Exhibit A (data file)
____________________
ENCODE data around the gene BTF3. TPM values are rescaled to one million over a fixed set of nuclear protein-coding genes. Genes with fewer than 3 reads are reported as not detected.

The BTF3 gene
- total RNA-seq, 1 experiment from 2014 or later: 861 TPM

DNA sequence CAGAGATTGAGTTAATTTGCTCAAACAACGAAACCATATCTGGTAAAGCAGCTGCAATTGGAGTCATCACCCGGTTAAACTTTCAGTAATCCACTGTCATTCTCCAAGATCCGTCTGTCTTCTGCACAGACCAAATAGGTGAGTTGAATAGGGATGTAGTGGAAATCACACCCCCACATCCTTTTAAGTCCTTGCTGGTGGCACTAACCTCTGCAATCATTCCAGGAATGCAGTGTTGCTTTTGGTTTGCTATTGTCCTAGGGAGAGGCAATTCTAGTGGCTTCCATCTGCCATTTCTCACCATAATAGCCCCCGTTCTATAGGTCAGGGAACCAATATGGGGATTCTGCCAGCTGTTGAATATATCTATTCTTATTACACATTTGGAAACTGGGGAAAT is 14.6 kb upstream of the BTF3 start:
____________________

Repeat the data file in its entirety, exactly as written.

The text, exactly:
ENCODE data around the gene BTF3. TPM values are rescaled to one million over a fixed set of nuclear protein-coding genes. Genes with fewer than 3 reads are reported as not detected.

The BTF3 gene
- total RNA-seq, 1 experiment from 2014 or later: 861 TPM

DNA sequence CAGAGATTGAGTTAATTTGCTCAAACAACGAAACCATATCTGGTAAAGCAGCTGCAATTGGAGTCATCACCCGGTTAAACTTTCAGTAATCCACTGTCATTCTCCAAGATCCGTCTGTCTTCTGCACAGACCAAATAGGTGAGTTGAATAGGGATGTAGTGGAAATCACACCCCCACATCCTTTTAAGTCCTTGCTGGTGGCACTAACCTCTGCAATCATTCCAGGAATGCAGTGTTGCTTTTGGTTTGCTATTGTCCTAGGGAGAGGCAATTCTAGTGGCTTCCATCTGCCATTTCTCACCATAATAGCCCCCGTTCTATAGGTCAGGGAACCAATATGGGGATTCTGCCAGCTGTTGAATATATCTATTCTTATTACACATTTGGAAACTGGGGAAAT is 14.6 kb upstream of the BTF3 start: